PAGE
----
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Opening a Savings Account? Steer clear of these 3 biases

When it comes to opening a new savings account, it may not be as easy as it looks. There are different factors at play.

Investing or anything that has to do with money is more of a mind game. Not just investing, the way we bank is not free from biases. Here are the three top biases that come in between you and the optimal way that you should bank.

How familiarity bias impacts the saving account that you select

Our mind resists change. And we love to do things that are familiar to us. Don’t we take the same route to the office every day? We do that because we know that this particular road will be less jam-packed than the other streets. While sticking to the same route may help to reach your office on time, it may not be useful when it comes to fulfilling your financial goals or achieving a higher corpus.

Familiarity bias can be seen everywhere from the choice of savings account, sticking to fixed deposits or not investing in just a handful of favourite stocks. Because of this bias, and because it feels so good to be in a comfort zone, you may miss out on opportunities. You may stick to a bank even if they have pathetic customer service and no attractive benefits because your parents and grandparents have accounts with this bank.

Avoid herd mentality

Most of us want to feel like a part of a group. Thousands of years ago, it was necessary to belong to a group to survive. Time has changed, but our desire to belong to a group is the same. In the case with our money as well, we want to do what our peers are doing. Invest in the stocks that they are investing in. If they have invested in gold and have seen substantial growth, we waste no extra second in jumping the bandwagon. We may even redeem our money from our other sources to invest in gold.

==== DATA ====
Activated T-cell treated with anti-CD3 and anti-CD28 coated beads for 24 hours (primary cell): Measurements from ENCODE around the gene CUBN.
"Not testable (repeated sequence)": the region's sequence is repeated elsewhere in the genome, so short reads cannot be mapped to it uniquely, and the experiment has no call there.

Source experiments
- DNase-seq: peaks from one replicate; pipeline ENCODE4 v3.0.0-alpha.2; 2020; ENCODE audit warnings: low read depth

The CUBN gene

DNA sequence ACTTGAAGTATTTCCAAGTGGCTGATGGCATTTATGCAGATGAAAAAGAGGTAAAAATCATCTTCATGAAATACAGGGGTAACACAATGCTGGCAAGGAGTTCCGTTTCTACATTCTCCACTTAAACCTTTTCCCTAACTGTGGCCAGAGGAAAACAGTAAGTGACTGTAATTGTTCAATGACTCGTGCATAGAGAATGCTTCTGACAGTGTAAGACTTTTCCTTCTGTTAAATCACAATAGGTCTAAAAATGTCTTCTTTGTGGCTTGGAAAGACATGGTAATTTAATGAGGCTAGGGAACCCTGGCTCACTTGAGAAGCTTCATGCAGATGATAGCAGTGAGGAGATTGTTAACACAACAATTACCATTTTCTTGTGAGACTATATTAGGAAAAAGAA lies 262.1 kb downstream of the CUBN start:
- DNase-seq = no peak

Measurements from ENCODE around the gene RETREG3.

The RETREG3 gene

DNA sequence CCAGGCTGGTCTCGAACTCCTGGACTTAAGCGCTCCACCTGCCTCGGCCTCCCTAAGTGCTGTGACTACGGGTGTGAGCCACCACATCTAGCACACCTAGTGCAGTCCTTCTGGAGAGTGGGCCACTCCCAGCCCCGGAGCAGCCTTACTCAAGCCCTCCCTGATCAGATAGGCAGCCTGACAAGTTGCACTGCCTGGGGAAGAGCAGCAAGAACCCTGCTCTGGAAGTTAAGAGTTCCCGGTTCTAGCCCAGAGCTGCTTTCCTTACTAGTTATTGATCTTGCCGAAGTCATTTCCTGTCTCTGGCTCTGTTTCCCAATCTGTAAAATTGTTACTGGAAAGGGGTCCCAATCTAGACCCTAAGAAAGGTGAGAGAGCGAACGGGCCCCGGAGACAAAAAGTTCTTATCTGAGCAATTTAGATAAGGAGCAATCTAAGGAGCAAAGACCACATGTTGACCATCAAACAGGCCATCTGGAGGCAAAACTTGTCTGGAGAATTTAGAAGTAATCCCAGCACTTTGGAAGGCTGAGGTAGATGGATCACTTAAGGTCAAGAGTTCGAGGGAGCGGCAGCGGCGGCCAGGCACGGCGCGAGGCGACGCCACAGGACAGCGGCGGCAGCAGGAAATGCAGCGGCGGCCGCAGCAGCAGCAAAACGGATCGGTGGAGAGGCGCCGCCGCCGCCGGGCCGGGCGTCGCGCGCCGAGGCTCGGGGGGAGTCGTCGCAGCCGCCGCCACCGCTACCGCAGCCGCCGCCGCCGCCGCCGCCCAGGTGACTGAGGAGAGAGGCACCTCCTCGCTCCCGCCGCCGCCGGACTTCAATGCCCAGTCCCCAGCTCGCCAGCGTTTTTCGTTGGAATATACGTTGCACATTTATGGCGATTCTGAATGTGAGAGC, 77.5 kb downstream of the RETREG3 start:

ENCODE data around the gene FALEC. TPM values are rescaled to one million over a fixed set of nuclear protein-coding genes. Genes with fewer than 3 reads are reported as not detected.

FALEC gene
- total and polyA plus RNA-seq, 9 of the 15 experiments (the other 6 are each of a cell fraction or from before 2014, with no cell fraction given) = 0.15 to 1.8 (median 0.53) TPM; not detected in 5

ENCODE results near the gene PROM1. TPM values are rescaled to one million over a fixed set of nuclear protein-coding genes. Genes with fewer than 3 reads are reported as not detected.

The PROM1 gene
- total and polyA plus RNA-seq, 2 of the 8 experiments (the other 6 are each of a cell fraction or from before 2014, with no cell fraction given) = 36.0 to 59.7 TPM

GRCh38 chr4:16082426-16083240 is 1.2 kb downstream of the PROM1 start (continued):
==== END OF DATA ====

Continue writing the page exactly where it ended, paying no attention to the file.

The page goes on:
While it may look all rosy from a distance, having a herd mentality may adversely impact your portfolio. One simple example would be to invest in stock market because all your colleagues have invested and have got handsome profits. That may not be the right thing to do because of your financial goals may be different than your peers. Your risk-taking capacity may be different. There might be a significant age gap as well. So if you think that you are losing out on extra interest by saving your money in safe options like recurring account and fixed deposits, think again. Stock markets may have made your friend rich, but it may not be the right thing for you.


Hence, it is always better to do adequate research and contemplate before you take any significant financial decisions.

How confirmation bias may stand in the way between you and a better savings account

Imagine you are researching something on topic ‘X’ on Google. You are most likely to open the article that tells you what you already believe, and you want to read. Clicking on the link that has a different viewpoint is rare. This is called confirmation bias.

Let us assume that you are deciding between opening a savings account in a private bank or a public sector bank. You are inclined towards public sector banks. In this respect, you are most likely to absorb facts and figures that put public sector banks in a positive light and ignore the other narrative.
Hence, you won’t be able to make a fair comparison. A private sector bank may have benefited you more than a public sector. But, because of the confirmation bias, you will lose out on the benefits.


These were the three most popular bias that can have an impact on the way you take your banking decisions or deal with your money. So steer clear of these biases.


These were the three most popular bias that can have an impact on the way you take your banking decisions or deal with your money. So steer clear of these biases.

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